Value investing was introduced in the previous article. Let’s now turn to a critical question; does value investing work? We’ll look at three studies that answer the question over a sufficiently long investment horizon.
The first is from the Brandes Institute with a mission to expand the investment community’s understanding. Second, is Tweedy Browne Company, with a 99-year history of value investing. And, the third is one of the most successful investors in the world who uses a value approach; Warren Buffett.
The Brandes Institute’s Answer to Does Value Investing Work?
The Brandes Institute built on an original study by three academics; Dr. Lakonishok, Dr. Vishny, and Dr. Shleifer (LVS) that compares the performance of “value stocks” to “glamour stocks.”
Value stocks are companies going through difficult times, operating in mature industries, or facing adverse circumstances. Glamour stocks are typically fast-growing companies, often from dynamic industries and in favor of investors.
Their studies focused on the difference in the performance of the top glamour stocks compare to the top value stocks to determine if one of the strategies performed better.
LVS’s methodology involved two basic steps. First, they divided the sample of companies into deciles based on one of the following criteria.
- Sales growth over the preceding five years
- Select pairings of the variables above
They then tracked the aggregate performance of each decile every year for the next five years. And, repeated this in each subsequent year from 1969 through 1989.
Averaging the performance data across the decile groups enables comparison of value and glamour. LVS found the performance of best decile value stocks outpaced the performance of the best decile of glamour stocks.
For instance, using price-to-book ratios (P/B), the average annualized five-year return for decile one glamour stocks (the highest P/B ratios) was 9.3%, while the return for the decile ten value stocks (the lowest P/B ratios) was 19.8%.
Using data from 1980 to 2014, the Brandes Institute’s found that over the long term, a value premium was evident across valuation metrics, regions, and market capitalizations.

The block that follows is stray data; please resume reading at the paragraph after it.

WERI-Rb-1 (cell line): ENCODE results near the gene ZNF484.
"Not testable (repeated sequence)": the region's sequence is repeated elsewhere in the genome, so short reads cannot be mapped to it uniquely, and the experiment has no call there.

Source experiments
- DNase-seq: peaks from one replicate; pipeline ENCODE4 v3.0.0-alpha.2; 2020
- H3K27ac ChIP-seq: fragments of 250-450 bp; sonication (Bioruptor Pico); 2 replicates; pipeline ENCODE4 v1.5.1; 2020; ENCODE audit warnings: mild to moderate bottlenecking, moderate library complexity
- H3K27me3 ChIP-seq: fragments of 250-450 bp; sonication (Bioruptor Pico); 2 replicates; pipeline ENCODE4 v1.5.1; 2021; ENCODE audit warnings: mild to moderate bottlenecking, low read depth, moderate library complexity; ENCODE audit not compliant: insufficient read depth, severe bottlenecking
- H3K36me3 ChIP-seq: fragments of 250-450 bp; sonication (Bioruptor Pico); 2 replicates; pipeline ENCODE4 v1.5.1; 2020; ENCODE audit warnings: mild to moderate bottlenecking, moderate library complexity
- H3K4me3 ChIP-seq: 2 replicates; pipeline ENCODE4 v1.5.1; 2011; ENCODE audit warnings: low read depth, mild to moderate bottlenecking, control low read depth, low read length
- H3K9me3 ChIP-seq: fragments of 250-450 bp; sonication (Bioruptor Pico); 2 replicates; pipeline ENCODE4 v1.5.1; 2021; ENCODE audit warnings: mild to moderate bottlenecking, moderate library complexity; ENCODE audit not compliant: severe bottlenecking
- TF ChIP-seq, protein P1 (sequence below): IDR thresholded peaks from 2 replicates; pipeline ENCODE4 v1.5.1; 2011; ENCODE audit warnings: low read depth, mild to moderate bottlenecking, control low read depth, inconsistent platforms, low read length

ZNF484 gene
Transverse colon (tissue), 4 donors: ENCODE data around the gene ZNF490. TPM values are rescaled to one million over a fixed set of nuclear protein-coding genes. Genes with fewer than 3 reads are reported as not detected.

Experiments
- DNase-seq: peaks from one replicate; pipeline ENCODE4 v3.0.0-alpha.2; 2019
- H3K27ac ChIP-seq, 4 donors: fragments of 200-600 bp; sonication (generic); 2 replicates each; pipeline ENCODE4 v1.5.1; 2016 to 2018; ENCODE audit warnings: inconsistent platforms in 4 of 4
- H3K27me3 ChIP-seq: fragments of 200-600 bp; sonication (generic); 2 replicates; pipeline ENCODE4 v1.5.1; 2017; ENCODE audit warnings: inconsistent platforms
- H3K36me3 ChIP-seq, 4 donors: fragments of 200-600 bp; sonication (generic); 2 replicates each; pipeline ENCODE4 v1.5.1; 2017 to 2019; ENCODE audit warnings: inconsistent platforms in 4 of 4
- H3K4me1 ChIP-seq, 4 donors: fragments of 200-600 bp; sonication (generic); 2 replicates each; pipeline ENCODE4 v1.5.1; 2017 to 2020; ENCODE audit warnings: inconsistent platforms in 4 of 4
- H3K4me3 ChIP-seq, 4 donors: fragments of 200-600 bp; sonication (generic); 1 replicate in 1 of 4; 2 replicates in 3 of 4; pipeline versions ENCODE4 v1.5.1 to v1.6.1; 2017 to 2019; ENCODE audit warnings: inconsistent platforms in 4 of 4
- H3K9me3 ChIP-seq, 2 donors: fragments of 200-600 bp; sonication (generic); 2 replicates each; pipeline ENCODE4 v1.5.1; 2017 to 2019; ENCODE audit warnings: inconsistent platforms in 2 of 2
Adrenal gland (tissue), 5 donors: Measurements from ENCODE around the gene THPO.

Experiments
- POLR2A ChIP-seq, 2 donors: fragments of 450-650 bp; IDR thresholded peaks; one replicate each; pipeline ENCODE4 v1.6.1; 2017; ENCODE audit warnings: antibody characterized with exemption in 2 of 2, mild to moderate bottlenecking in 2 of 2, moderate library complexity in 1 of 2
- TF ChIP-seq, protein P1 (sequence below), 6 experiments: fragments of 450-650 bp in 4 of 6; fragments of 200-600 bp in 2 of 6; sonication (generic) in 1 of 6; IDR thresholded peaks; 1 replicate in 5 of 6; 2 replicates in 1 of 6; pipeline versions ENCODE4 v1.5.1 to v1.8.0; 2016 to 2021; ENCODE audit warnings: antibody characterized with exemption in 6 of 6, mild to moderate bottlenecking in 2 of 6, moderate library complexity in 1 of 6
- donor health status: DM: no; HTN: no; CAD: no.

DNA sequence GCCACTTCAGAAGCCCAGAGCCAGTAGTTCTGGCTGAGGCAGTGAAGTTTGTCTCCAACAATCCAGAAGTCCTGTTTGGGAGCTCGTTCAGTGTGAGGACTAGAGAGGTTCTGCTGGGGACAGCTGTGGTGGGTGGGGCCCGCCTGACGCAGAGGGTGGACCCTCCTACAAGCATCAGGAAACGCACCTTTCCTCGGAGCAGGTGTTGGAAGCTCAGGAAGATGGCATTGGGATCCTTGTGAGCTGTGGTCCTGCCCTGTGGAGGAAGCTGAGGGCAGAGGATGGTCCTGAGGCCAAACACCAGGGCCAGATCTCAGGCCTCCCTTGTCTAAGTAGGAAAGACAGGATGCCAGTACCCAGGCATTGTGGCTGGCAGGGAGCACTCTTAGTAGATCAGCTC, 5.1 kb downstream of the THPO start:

In Exhibit 1 below, they subtracted the returns of decile one glamour stocks from decile ten value stocks. Value stocks outperformed glamour stocks in all segments.
In Exhibit 2, they used the same approach and subtracted decile one returns from decile ten returns. It shows value stocks outperformed glamour stocks in more periods and longer stretches.
Brandes then adjusted the study and extended it to markets outside the United States using 4,577 companies. And, again, they found value outperformed glamour regardless of valuation metric (Price to Book, Price to Earnings, Price to Cash Flow), region (US, Non-US, Emerging Markets) or market capitalization.
Value stocks consistently outperformed glamour stocks across the data, although the value premium did vary.
Brandes Concludes (emphasis added):
“If we assume that it is the habit of the market to overvalue common stocks which have been showing excellent growth or are glamorous for some other reason, it is logical to expect that it will undervalue—relatively, at least—companies that are out of favor because of unsatisfactory developments of a temporary nature. This may be set down as a fundamental law of the stock market, and it suggests an investment approach (value investing) that should prove both conservative and promising.“